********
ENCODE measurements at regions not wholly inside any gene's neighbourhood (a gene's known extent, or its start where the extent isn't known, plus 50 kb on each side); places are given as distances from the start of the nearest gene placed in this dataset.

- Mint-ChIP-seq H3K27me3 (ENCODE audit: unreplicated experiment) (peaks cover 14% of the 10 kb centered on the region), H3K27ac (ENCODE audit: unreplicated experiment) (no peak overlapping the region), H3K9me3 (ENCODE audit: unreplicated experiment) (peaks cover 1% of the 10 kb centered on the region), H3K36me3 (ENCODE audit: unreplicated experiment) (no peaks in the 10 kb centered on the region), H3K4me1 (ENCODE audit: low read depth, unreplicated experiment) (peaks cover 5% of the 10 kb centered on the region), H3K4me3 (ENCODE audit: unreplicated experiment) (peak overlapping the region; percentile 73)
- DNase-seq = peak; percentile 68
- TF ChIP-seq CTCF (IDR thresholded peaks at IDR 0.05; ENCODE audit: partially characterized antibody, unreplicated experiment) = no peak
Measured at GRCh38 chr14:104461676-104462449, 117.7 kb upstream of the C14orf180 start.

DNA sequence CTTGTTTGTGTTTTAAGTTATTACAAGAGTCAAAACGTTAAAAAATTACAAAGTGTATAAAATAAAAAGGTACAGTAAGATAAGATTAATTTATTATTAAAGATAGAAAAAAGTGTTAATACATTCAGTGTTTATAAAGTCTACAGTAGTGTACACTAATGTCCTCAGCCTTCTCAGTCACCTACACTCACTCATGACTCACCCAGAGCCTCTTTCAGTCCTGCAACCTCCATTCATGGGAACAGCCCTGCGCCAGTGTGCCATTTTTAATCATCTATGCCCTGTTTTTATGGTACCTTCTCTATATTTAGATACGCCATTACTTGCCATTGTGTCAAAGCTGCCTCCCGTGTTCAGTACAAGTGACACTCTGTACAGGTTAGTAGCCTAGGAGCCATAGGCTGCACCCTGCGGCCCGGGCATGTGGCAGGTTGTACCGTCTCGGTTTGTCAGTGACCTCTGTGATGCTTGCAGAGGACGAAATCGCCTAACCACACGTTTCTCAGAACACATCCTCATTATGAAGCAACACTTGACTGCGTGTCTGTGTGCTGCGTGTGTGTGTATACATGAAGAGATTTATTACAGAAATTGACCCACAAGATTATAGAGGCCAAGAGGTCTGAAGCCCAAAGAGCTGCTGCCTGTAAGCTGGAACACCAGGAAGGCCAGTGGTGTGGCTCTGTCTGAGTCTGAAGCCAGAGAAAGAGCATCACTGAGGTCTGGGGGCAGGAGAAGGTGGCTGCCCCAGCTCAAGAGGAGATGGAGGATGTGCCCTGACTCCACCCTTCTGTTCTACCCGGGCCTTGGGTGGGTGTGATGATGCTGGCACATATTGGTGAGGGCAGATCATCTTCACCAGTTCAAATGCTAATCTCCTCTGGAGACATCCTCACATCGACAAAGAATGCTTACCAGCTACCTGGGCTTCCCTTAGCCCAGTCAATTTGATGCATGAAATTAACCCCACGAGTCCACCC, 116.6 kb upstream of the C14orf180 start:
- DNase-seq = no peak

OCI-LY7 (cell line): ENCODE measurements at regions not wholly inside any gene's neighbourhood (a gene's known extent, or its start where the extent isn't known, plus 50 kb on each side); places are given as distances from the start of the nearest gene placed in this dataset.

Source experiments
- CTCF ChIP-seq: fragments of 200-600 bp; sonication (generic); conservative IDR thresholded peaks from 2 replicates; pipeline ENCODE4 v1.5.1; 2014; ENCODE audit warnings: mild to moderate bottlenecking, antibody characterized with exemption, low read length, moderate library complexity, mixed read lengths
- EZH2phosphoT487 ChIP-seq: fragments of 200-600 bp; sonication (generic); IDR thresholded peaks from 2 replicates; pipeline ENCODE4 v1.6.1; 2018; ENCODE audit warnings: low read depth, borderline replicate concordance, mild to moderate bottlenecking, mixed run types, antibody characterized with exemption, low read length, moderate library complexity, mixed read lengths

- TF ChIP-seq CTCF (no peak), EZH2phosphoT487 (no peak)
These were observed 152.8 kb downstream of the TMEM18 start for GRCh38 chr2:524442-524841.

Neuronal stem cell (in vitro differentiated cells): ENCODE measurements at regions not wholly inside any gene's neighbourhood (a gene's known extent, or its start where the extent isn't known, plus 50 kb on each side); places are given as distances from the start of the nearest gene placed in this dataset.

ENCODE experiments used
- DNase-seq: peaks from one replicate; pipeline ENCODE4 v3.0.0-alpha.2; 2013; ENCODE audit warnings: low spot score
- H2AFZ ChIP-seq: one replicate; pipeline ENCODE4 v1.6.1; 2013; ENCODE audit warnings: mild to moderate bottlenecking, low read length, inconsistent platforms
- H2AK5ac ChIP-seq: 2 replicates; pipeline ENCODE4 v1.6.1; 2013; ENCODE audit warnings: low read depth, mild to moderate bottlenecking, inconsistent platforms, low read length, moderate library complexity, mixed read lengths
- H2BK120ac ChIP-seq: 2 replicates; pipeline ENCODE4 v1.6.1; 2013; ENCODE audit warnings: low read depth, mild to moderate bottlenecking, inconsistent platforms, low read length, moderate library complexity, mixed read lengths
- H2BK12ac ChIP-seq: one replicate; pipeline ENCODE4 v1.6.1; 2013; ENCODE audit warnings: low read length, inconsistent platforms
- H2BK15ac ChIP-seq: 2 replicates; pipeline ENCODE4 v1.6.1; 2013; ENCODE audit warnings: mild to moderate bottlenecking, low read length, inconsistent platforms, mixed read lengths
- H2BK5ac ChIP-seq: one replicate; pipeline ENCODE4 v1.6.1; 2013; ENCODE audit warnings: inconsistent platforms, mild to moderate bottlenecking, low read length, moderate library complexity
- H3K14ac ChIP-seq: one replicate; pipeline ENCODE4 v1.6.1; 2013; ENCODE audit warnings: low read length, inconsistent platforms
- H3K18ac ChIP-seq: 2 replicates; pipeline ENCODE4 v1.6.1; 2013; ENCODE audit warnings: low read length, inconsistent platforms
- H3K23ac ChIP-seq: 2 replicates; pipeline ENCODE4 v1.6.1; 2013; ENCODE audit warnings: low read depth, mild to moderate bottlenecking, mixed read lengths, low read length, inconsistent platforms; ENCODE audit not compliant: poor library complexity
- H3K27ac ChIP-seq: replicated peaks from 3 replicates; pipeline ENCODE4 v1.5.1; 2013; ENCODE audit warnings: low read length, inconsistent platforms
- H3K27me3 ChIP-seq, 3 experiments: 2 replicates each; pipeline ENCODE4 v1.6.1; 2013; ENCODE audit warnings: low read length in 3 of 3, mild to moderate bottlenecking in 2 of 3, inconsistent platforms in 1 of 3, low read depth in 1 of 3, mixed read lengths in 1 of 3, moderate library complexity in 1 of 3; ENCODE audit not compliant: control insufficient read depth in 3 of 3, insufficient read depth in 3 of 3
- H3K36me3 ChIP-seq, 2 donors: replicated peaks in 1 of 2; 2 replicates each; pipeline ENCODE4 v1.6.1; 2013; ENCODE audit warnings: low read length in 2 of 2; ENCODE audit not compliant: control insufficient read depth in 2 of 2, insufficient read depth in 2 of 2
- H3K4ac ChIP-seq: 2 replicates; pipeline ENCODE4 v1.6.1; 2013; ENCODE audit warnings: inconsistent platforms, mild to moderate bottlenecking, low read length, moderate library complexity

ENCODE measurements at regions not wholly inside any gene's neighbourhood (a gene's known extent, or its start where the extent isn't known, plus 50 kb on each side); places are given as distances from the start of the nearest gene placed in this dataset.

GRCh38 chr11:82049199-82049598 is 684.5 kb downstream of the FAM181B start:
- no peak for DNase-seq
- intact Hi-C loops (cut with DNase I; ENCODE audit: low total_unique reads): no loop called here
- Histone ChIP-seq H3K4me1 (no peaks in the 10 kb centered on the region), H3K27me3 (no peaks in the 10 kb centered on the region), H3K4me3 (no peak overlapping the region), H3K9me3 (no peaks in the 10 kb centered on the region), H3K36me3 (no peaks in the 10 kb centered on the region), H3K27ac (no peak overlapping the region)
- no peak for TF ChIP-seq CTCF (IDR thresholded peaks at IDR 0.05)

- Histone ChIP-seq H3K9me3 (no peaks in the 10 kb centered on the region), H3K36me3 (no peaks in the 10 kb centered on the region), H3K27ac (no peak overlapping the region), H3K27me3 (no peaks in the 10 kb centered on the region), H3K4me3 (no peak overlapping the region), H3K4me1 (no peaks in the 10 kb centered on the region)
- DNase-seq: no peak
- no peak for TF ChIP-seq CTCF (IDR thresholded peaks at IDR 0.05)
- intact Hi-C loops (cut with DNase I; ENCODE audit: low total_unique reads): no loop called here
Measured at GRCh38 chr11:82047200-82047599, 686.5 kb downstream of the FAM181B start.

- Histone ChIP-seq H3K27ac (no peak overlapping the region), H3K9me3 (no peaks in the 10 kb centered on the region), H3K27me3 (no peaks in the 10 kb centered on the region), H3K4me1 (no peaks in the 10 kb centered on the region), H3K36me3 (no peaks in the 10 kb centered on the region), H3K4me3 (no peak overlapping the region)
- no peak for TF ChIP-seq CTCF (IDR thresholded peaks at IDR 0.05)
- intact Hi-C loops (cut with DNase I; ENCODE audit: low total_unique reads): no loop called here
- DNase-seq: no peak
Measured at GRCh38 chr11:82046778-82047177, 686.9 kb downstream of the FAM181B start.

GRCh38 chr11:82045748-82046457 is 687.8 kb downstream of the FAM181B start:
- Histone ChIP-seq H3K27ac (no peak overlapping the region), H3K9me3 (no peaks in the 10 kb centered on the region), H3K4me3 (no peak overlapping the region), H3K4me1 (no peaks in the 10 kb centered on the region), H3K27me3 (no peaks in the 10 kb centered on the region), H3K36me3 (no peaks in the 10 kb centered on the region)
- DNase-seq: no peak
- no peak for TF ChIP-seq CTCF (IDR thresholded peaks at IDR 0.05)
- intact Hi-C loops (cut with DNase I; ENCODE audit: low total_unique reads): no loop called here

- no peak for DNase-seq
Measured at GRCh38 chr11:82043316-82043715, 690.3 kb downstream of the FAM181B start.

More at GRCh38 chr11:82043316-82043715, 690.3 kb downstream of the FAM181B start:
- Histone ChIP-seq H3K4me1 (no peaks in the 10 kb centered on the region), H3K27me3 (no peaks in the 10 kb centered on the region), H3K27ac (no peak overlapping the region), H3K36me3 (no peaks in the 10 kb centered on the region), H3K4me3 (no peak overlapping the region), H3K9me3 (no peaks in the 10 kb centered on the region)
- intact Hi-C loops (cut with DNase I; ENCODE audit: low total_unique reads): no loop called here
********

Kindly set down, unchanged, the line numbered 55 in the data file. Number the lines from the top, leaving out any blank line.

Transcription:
- intact Hi-C loops (cut with DNase I; ENCODE audit: low total_unique reads): no loop called here